Discrimination against Latino journalists in the U.S.A. affects the environment of freedom of expression and access to information for the Hispanic communities in the country. This is the main conclusion of the research conducted by Fundamedios with the support of the Donald W. Reynolds Journalism Institute Fellowship 2020–21 and the Fund for Investigative Journalism.

Starting in June 2020 and for 8 months, Fundamedios interviewed 115 journalists and talked with representatives of 28 organizations about the working conditions of Latino media workers. 45% of the interviewed journalists said they had experienced discrimination.

The most common claim expressed was about differences in their working  onditions or contracts. Latino journalists do the same job as their white peers with fewer resources, and less pay. The intersectionality of race and gender results in cumulative discrimination against female journalists who are of Latino
origin. Latinas earn on average 37% less than their white male peers.

Underrepresentation in newsrooms and lack of Latinos in the leadership affect the way in which Latinos are portrayed by the media and therefore treated. Many  ournalists shared their experiences when receiving racist comments or attitudes. These comments imply that Hispanic journalists do not belong in that space or are too stupid to do that job. It happened mostly in newsrooms where they were a kind of “diversity token”. Some of the defamatory comments came from colleagues; others from audiences complaining about watching or reading news about Latinos. For some journalists, the racist attitudes toward them undermined their self-esteem, for others it encouraged them to fight to claim their place in American society.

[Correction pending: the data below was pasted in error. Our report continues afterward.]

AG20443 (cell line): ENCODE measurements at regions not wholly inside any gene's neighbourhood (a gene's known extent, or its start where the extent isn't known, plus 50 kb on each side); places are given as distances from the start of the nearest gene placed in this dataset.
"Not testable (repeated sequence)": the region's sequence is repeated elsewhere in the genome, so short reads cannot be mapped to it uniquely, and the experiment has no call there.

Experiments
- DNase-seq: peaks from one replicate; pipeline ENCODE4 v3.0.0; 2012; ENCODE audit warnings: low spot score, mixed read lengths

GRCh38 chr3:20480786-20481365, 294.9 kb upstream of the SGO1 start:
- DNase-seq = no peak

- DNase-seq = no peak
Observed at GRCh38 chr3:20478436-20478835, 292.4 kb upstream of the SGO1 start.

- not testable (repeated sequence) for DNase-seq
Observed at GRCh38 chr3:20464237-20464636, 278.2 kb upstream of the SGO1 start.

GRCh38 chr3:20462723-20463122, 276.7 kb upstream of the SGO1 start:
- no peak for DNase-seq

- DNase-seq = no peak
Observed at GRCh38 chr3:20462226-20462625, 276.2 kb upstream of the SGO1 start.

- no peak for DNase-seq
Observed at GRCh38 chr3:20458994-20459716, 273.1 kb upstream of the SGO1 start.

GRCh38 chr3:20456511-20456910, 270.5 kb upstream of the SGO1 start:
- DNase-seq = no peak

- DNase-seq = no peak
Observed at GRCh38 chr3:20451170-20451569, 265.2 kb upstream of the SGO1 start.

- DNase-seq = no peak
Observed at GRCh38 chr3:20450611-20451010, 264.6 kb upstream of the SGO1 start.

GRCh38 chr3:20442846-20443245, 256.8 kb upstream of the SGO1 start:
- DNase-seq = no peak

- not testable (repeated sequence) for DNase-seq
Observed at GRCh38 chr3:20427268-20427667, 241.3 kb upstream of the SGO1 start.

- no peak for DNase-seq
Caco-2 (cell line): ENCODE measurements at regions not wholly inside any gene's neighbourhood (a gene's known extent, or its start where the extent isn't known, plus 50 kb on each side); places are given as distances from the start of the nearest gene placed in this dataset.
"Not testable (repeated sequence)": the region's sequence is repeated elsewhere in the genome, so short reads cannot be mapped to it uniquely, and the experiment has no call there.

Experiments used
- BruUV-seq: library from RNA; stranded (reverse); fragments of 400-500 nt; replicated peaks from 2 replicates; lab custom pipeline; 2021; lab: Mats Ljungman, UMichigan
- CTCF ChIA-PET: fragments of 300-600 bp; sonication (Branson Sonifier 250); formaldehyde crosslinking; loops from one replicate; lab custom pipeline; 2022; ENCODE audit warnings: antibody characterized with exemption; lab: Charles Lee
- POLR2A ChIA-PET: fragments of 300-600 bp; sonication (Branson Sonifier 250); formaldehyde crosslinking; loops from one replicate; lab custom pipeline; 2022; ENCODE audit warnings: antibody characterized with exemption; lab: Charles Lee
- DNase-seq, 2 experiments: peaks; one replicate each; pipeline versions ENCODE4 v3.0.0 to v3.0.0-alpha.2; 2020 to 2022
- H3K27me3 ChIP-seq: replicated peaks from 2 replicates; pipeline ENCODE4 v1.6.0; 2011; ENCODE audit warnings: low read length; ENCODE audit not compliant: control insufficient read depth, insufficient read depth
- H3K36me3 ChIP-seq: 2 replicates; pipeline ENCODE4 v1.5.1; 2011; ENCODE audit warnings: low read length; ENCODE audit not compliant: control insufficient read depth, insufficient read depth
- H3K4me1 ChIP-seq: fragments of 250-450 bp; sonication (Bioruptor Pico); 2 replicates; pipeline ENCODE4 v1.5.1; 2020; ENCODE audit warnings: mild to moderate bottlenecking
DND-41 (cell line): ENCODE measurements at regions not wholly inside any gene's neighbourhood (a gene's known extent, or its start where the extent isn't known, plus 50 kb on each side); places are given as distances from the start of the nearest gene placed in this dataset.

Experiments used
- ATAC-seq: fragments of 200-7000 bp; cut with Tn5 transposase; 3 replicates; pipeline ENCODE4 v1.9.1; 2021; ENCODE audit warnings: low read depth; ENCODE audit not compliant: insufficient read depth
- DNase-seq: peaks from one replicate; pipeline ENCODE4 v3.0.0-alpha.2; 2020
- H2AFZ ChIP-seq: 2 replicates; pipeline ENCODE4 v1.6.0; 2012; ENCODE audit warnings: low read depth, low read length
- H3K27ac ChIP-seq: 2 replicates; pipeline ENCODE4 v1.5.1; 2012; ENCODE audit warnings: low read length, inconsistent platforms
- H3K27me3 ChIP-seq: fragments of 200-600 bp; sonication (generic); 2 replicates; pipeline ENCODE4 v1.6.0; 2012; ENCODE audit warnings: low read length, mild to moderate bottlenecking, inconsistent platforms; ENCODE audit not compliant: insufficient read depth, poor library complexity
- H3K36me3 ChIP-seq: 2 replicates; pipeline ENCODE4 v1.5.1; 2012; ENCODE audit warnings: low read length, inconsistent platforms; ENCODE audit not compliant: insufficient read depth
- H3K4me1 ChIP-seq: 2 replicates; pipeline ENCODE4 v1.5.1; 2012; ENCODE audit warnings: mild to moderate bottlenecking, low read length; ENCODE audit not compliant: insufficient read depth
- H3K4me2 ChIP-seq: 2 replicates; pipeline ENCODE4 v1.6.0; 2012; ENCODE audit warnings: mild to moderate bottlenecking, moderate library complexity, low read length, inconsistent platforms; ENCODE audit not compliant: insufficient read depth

Four years of offenses emanating from Donald Trump, the former president of the United States, have definitely harmed journalists’ safety and a unprecedent number of journalists have been assaulted or arbitrarily detained.

These findings have encouraged Fundamedios’ mission to protect freedom of the press and stand behind those journalists who have been harassed, assaulted, detained or discriminated against in any way.
Independent journalism is an important pillar of democracy. And the democracy of a multicultural America is only real if all voices are being heard.

In addition, we work on solutions. In 2021 Fundamedios is addressing the journalists’ needs and is implementing a training program to raise awareness of the pay gap that affects Latinas. We are building capacity by coaching journalists to improve their negotiations skills.

Boosting Latinos entering in fair conditions the market place, by reducing the inequality they currently face and helping them achieve fair representation by gender and race in newsrooms. More Latinos will consequently demand from their information sources, better answers for their audiences and provide the Hispanic communities with access to trustful
and reliable information.

Dagmar Thiel
Fundamedios U.S.



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